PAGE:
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A Random Walk Down Wall Street: The Time-Tested Strategy for Successful Investing (Ninth Edition) Hardcover – January 17, 2007
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Chapter 1: Firm Foundations and Castles in the Air
The book starts off by defining two basic investment ideologies, the firm foundation theory and the "castle in the air" theory. The firm foundation theory basically says that you should invest based on the actual real value of what you're investing in; for example, if you buy a stock of Coke, it should be based on what the value of the Coca-Cola Corporation is. The "castle in the air" theory basically says that you should invest in response to what the crowds are doing and that you can make more money by riding the waves of people who are either following trends or trying to invest based on a firm foundation. Which one is right? The truth is that they both are, but at different times.
Chapter 2: The Madness of Crowds
This chapter is quite entertaining: it discusses financial "crazes" throughout history, including my personal favorite craze of all, tulipomania. In all three examples (tulipomania, the South Sea bubble, and the Wall Street crash of 1929), a market grew like gangbusters until everything was overvalued, then the values rapidly returned to normal.Read more ›
First, the book explains what is financial risk, and points out that everything is risky, even insured savings accounts since inflation can destroy the value of cash. Malkiel describes just how risky various investments are, and how the risk is one investment is often offset by the risk in another. Second, Malkiel describes a variety of specific investments (e.g. no load index funds, your own home, individual stocks) and suggests how individual investors should mix them, depending on their personal circumstances. For instance, an ambitious young woman in her twenties can consider aggressive high-risk high-growth funds. If they boom, she's rich, if they bust she's young enough to recover her losses through income. This would not be true of a middle-aged couple about to pay for their children's college years.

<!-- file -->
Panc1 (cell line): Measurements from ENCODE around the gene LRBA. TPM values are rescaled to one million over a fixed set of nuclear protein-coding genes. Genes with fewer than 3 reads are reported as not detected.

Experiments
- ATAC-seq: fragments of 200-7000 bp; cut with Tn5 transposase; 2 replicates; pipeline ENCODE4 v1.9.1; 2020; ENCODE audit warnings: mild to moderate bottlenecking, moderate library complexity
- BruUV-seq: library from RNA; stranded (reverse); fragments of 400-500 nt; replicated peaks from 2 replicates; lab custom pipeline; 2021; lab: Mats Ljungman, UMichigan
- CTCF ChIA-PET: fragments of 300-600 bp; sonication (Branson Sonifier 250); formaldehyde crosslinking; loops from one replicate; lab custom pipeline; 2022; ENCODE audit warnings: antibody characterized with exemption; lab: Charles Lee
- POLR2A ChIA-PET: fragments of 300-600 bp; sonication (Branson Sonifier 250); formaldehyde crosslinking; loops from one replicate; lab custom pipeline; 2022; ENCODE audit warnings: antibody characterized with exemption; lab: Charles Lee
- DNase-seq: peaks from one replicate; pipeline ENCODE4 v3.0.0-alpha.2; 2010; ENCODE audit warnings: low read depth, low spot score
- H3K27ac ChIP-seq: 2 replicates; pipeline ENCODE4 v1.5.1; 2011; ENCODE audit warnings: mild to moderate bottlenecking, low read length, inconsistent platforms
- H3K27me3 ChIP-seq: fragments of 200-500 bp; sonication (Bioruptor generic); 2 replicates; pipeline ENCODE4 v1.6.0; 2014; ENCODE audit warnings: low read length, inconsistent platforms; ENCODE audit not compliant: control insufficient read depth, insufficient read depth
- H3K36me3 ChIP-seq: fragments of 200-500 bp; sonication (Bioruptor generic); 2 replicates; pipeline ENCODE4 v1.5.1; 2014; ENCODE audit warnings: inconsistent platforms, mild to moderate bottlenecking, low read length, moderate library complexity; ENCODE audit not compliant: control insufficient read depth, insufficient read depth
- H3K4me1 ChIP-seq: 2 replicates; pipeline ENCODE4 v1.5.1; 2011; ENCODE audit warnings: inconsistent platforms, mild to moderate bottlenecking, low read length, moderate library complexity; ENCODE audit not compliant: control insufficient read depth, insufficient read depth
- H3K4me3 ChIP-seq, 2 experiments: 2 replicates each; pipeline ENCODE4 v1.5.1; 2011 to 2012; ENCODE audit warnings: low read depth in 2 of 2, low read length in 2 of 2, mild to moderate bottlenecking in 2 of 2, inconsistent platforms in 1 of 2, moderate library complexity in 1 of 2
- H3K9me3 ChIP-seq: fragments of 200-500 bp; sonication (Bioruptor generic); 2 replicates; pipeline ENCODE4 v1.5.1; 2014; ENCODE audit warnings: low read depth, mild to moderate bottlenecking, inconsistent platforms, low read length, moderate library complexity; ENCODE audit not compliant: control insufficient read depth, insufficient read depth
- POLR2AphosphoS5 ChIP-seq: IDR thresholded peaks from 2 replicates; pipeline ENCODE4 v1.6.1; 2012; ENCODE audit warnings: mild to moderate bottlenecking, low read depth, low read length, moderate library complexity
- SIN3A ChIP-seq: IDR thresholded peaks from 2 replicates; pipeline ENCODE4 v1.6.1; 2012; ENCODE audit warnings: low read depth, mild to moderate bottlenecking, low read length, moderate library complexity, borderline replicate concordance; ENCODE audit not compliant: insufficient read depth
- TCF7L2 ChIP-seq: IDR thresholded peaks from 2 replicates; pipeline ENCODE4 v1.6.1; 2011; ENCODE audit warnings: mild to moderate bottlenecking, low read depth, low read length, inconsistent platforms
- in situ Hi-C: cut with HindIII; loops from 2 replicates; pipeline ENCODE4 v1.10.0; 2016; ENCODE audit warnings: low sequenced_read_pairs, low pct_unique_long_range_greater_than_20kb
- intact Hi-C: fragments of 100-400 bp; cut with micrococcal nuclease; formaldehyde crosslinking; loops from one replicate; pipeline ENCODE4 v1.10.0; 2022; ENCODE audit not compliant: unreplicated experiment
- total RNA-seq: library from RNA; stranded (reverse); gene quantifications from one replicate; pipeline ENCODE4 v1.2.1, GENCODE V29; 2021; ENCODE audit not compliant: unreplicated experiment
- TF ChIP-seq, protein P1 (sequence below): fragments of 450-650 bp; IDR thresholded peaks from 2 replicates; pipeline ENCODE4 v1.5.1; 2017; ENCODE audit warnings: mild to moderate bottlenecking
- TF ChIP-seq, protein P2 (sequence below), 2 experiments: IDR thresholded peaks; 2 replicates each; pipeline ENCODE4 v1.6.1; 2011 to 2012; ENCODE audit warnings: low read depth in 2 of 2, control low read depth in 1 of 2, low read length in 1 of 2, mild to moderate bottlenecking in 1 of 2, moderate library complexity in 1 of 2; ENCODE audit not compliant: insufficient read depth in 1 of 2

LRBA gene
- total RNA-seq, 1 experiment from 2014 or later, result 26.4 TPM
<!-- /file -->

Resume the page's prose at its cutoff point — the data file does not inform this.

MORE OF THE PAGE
"A Random Walk Down Wall Street" should be in every family's library.
* "A simple 'buy-and-hold' strategy typically makes as much or more money than technical strategies" (p 151).
* "No technical scheme whatever could work for any length of time and ...even if they did work, the schemes would be bound to destroy themselves" (p 167).
* Regularities in stock market movements are arbitraged away over time; whoever spots such a regularity would not tell everyone else, but instead would keep it to him- or herself to get rich (p 168).
* Many analysts are incompetent or are compromised by institutional conflicts of interest (pp 181, 183).
* "The evidence from several studies is remarkably uniform. Investors have done no better with the average mutual fund than they could have done by purchasing and holding an unmanaged broad stock index" (p 187).
* Don't ignore small cap companies: "smaller firms tend to have higher rates of return" (p 239).
* Investors should look for stocks with relatively low P/E ratios and low values relative to their book values (pp 239, 261).Read more ›
Most Recent Customer Reviews
A great beginner book for any investor. This and "the four pillars of investing" are two books to get.Published 9 days ago by Vincent
Well written and easy to read. Very informative for someone with little background in personal financial management.Published 19 days ago by Dan P.
Really good read. Something to hold on for life and read multiple times.Published 1 month ago by PK
Offers a quick study for a confident investing for a neophyte. The investment vocabulary is at my level of comprehension.Published 1 month ago by Sharron Sorensen
Every promise was delivered. .. Truly Satisfied! Thank you!Published 2 months ago by Amazon Customer
It was meant to be pristine, but it was not. Still, an OK quality. Approved!Published 2 months ago by alessandro vaglio pret